Saymoukda Duangphouxay Vongsay is a poet, playwright, and current Many Voices Fellow at the Playwrights Center. Her play Kung Fu Zombies vs. Cannibals follows two Lao women navigating an apocalypse and broke attendance records for Theater Mu in 2013. We spoke via email.
How did you come to playwriting?
I'm relatively new to playwriting. In 2009, I was living in Mankato and basically soul-dying from the art-desert that was happening in my life. My BFF mentioned to me that she and some POC/I [People of Color/Indigenous] playwrights wanted to start this collective of theater makers who will share resources, information, exchange ideas - basically, to be each others support system. I joined and now I can claim that I've co-founded The Unit Collective.
The Unit was started by several playwrights of color - some who were fellows at the Playwrights Center and some who were from the theater community locally. That first batch of us were me, Jessica Huang, Anton Jones, Indira Addington, Joe Cedillo, Kristoffer Diaz, Eric Sumangil, Reggie Edmund, May Lee-Yang, and Rachel Austin. We curated Madness, an evening of flash plays, at the Playwrights Center once a month. Playwrights had just two weeks to write a piece, then on the day of the performance, the actors and directors had just a couple of hours to rehearse. Everyone volunteered their time. We also provided food and sometimes invited special guest speakers for discussions after performances. It was one of the few spaces where artists of color (playwrights, performers, directors) could play and had autonomy to write what we wanted to write without fearing consequences or criticism for the truths and lived experiences we wanted to address/explore in our work. The PWC was incredible for nurturing us and our series.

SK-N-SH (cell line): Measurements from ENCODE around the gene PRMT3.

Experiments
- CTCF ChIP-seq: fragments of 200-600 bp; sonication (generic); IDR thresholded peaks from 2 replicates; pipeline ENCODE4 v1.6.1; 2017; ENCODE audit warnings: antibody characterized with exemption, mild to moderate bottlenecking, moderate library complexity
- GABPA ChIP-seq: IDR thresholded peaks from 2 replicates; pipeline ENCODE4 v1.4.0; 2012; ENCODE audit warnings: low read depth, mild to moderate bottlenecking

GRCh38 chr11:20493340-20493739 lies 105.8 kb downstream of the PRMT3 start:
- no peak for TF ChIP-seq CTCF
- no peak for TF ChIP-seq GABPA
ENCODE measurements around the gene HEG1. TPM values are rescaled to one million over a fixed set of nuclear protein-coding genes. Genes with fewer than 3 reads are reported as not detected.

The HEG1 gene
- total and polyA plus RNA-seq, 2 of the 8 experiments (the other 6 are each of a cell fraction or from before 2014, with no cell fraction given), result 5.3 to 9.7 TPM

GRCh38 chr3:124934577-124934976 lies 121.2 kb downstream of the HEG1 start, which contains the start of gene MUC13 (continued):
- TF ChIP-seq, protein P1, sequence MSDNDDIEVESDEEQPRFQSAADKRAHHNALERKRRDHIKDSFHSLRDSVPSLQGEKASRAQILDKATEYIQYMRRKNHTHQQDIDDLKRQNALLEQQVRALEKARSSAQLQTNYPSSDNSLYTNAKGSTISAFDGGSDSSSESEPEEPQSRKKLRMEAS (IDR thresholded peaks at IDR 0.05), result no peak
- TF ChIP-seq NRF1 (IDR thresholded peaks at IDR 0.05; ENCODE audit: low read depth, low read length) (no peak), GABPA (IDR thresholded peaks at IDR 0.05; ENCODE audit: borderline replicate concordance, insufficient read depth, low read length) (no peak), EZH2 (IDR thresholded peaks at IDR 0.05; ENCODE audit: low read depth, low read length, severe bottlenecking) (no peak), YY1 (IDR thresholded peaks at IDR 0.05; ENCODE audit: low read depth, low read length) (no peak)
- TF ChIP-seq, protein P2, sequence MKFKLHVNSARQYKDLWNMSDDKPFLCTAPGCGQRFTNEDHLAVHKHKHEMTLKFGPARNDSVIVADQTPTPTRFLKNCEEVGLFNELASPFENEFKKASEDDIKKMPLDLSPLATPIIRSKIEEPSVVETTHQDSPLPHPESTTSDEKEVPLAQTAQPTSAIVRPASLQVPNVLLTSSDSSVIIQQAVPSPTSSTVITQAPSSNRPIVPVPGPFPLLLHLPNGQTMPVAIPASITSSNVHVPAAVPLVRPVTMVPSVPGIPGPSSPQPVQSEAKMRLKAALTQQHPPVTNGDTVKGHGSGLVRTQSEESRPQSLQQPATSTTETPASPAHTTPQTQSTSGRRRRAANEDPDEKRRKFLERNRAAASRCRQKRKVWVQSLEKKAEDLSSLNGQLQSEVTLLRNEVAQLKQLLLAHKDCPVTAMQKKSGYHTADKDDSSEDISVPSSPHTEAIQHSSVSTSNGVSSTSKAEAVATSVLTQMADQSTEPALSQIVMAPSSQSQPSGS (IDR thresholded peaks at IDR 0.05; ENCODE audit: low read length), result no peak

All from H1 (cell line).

The Unit went through several phases, I think. It was open door and many amazing artists came and went for various reasons (starting families, leaving for school, etc). There's no more Unit, unfortunately.
How did you come to the Twin Cities?
I was born in the Nongkhai refugee camp in Thailand. My family got resettlement approvals in 1984 and that's how I got here.
What's your favorite part of the process of bringing a play to the stage? Is there any part you dread?
I love collaborating with the creative team, especially during rehearsals. It's thrilling to see/know how others interpret or envision your words on its feet. A lot of times, their ideas for how a character or scene can live on stage is more dope than my original idea. I'm still learning about the theater world so I wholeheartedly take in what others - especially those who have more experience than me - have to say. At the end of the day, it’s my work, my baby, and I don't have qualms about advocating for my vision - but it takes a community to raise a baby. The part that I dread the most is writing.
What's the hardest thing to explain about being a playwright?
Let's start with this: as a Lao American, its challenging to explain why I am an artist to some people in my community. As refugees, we lost so much during the civil war and Secret War in Laos, that any thought of taking on "luxurious" interests like artmaking, is mostly unsupported - especially more American/Western art forms like theater or spoken word poetry. BUT support from the community is changing for the better and there are more Lao American artists emerging - whether they are practicing more American contemporary art forms or preserving traditional art forms.
What's the best thing a theater can do for a playwright? What should they keep in mind when approaching a new script?